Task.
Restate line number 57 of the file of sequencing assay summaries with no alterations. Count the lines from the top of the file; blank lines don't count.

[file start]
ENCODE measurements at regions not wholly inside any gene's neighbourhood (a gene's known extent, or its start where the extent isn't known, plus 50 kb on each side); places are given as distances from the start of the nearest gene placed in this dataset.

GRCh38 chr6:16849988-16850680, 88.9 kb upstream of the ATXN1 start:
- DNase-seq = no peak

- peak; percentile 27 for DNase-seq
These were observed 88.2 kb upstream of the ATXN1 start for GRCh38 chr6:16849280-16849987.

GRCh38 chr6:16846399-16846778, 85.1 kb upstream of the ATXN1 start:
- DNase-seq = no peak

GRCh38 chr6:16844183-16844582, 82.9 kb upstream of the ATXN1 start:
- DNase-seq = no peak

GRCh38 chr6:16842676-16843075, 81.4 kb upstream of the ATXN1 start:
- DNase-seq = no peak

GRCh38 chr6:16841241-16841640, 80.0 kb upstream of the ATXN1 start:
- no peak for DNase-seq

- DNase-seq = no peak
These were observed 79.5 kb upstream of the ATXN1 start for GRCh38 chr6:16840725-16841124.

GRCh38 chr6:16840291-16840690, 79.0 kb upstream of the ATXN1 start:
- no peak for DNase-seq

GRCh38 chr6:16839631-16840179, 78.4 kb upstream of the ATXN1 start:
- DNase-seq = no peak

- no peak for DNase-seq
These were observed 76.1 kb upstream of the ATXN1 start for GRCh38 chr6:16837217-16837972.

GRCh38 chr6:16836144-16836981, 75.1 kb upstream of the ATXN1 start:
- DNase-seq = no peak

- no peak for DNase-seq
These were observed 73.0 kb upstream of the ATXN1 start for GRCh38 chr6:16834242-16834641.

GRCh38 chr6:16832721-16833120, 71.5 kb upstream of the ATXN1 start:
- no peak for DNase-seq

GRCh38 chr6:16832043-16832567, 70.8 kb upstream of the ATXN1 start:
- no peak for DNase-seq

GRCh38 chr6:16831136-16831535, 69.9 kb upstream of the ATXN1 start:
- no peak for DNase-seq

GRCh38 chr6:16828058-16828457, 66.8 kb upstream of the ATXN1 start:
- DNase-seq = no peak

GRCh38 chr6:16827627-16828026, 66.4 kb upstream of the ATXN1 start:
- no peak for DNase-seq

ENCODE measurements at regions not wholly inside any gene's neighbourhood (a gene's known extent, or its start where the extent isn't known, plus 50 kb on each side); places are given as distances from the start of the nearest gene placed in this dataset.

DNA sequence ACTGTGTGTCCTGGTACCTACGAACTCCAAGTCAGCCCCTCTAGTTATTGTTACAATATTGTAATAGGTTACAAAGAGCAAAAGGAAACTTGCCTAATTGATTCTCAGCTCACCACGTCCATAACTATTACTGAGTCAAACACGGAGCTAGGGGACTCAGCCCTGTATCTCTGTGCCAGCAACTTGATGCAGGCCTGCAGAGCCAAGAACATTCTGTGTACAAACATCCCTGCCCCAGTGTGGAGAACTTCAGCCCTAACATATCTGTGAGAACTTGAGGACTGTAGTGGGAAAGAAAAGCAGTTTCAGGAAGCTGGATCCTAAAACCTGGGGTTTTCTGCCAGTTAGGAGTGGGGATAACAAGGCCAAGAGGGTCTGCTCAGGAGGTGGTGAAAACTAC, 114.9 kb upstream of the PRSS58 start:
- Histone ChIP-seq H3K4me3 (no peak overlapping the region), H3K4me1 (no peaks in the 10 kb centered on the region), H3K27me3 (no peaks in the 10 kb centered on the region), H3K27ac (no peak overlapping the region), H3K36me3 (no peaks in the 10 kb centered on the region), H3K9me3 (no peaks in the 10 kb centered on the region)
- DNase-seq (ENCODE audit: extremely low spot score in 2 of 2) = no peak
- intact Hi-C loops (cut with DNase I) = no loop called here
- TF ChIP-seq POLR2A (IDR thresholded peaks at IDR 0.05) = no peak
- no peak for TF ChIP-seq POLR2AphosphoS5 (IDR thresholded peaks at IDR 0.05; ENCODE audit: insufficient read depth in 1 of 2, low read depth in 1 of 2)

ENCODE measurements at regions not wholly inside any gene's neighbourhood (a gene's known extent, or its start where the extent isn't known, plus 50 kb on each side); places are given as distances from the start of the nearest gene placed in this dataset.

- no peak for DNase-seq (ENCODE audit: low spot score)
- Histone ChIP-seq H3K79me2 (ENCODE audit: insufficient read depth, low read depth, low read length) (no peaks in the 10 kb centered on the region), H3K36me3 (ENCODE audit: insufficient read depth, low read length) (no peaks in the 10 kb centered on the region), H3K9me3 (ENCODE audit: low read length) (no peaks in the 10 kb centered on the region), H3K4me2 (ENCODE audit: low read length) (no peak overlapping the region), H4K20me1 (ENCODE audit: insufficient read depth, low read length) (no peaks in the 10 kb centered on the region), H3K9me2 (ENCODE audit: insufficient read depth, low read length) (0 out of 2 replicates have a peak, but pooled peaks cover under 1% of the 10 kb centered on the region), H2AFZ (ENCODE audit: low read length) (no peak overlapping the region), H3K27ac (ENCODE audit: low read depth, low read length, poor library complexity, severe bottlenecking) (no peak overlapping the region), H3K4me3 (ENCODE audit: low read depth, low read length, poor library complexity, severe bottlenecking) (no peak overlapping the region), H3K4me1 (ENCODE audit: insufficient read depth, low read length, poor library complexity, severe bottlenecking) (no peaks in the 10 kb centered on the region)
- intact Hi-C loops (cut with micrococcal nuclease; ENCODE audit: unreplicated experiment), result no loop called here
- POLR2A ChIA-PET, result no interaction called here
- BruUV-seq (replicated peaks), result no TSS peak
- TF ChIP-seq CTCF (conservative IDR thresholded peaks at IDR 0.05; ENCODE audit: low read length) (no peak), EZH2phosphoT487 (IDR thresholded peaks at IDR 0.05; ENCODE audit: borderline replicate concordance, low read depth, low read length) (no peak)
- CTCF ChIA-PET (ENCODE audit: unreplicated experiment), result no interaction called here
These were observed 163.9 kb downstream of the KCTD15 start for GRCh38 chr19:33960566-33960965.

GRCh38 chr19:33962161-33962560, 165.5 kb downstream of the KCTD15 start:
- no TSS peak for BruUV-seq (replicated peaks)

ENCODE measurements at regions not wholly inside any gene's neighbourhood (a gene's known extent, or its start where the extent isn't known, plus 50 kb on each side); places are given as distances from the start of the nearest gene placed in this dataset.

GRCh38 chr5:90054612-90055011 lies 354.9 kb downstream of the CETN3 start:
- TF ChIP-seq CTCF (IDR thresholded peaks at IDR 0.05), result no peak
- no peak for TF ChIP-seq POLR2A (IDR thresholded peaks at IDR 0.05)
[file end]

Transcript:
- no peak for TF ChIP-seq POLR2A (IDR thresholded peaks at IDR 0.05)